Interactions between maternal characteristics and neonatal behavior in the prediction of parenting stress and perception of infant temperament

Stephen J. Sheinkopf, Barry M. Lester, Linda L. LaGasse, Ron Seifer, Charles R. Bauer, Seetha Shankaran, Henrietta S. Bada, W. Kenneth Poole, Linda L. Wright

Research output: Contribution to journalArticlepeer-review

43 Scopus citations


Background: Prenatal cocaine exposure is a marker of developmental risk. Social environmental risk factors may include maternal stress and maternal perceptions of difficult infant temperament. Objectives: To examine factors that may predict or moderate maternal ratings of parenting stress and difficult temperament in cocaine-exposed (CE) infants. Method: Neonatal behavior, infant temperament, parenting stress, and maternal psychopathology were measured in a large sample of infant-mother dyads with prenatal CE and a nonexposed comparison sample. Participants were drawn from an existing longitudinal data set (Maternal Lifestyle Study). Result: Relations between neonatal behavior and infant temperament ratings were moderated by mothers' ratings of parenting stress. Relations between neonatal cry and parenting stress were moderated by maternal psychopathology ratings. Results were unrelated to drug exposure history. Conclusions: For mothers of at risk infants (with or without prenatal CE), psychological distress affects the degree to which infant behavioral characteristics are experienced as stressful or difficult. Implications for treatment and outcome are discussed.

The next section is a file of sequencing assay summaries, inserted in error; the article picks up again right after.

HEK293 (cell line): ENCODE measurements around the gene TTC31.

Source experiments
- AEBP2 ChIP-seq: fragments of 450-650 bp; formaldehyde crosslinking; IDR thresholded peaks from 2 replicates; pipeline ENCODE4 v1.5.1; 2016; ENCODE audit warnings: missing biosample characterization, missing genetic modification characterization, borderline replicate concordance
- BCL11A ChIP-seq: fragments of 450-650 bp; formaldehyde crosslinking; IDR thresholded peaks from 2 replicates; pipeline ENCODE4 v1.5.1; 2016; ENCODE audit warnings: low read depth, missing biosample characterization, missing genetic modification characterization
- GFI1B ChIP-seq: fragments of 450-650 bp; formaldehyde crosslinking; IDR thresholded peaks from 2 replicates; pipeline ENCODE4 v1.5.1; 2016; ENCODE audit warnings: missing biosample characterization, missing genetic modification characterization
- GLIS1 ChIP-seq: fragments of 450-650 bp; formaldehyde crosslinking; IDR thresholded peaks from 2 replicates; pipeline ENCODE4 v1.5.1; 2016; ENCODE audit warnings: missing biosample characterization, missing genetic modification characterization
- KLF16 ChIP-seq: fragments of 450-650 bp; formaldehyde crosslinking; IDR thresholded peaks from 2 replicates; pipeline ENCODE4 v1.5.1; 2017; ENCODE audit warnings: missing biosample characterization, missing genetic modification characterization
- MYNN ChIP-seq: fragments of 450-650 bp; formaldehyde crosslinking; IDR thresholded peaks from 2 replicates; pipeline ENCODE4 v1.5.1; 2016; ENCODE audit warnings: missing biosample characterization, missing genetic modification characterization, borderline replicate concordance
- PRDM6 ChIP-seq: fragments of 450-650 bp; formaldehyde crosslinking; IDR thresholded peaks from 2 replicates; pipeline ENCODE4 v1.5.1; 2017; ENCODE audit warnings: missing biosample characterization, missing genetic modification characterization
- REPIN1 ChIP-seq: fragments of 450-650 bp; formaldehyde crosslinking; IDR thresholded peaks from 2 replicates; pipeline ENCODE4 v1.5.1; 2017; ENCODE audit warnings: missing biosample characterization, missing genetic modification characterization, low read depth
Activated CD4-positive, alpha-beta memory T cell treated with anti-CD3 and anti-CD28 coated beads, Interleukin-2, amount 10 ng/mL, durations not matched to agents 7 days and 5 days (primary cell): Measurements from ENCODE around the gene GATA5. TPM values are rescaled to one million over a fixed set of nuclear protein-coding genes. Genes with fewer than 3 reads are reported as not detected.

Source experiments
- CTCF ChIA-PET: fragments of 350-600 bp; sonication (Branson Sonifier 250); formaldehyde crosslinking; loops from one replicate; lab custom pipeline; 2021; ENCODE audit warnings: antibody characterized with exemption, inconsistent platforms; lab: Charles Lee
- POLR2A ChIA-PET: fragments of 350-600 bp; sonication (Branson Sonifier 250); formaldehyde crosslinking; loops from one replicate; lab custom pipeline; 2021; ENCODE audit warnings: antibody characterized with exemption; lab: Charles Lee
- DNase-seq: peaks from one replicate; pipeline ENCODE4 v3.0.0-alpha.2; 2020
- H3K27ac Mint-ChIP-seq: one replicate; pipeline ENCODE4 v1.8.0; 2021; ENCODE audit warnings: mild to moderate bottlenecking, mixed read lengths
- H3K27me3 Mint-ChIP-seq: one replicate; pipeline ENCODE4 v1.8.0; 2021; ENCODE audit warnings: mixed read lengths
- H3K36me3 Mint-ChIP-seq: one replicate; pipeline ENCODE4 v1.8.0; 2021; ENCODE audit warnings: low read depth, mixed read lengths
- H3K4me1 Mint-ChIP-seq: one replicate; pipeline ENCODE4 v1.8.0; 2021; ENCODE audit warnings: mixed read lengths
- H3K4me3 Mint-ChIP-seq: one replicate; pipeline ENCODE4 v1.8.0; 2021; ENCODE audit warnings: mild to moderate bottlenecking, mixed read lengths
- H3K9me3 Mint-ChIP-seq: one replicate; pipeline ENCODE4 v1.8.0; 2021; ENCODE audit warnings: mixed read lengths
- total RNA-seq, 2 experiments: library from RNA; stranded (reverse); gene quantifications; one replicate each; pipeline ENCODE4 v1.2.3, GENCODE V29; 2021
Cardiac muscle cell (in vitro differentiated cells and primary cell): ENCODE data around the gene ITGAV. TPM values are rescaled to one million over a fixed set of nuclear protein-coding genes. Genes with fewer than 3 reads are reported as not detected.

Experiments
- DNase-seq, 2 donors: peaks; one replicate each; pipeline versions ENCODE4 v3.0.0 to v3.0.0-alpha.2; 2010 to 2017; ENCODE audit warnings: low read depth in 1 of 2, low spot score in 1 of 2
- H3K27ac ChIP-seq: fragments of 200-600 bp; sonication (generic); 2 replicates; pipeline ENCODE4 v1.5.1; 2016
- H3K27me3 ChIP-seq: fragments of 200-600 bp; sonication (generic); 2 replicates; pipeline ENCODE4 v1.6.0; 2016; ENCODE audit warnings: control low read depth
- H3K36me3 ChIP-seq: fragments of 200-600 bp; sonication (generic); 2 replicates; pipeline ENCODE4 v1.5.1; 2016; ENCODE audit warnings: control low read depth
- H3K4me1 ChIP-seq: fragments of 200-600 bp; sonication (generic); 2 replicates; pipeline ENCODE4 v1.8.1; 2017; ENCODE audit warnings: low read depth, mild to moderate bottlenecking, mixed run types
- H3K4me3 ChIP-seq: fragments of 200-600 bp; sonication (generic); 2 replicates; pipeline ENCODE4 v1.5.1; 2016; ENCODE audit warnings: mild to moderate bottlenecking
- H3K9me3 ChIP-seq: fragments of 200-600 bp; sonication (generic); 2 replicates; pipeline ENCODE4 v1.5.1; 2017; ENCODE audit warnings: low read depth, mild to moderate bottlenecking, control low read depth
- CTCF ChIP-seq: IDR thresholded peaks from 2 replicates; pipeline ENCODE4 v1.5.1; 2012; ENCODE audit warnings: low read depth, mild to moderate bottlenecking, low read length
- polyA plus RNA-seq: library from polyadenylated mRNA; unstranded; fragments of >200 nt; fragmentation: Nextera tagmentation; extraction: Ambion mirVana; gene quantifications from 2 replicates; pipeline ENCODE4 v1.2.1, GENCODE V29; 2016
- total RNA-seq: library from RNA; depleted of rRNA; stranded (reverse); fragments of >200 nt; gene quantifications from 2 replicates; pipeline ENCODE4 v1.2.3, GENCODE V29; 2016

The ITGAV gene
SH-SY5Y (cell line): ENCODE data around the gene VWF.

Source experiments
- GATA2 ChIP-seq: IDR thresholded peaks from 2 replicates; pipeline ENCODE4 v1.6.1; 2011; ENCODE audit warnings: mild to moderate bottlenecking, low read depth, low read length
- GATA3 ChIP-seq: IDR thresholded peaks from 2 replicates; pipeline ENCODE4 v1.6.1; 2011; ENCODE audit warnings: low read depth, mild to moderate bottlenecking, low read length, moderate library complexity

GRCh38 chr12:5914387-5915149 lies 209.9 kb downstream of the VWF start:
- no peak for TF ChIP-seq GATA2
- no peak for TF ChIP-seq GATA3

Original languageEnglish
Pages (from-to)27-40
Number of pages14
JournalJournal of Pediatric Psychology
Issue number1
StatePublished - Jan 2006

Bibliographical note

Funding Information:
This study was supported by the National Institute on Child Health and Human Development through cooperative agreements (U10 HD 27904; U10 HD 21397; U10 HD 21385; U10 HD 27856; U10 HD 19897), NICHD contract HD 23159, Intra-agency agreements with the National Institute on Drug Abuse (NIDA), Administration for Youth and Families (ACYF) and the Center for Substance Abuse Treatment (CSAT), and a National Research Service Award from the National Institute on Drug Abuse (1 F32 DA05971-01).


  • Cocaine
  • Parenting stress
  • Temperament

ASJC Scopus subject areas

  • Pediatrics, Perinatology, and Child Health
  • Developmental and Educational Psychology


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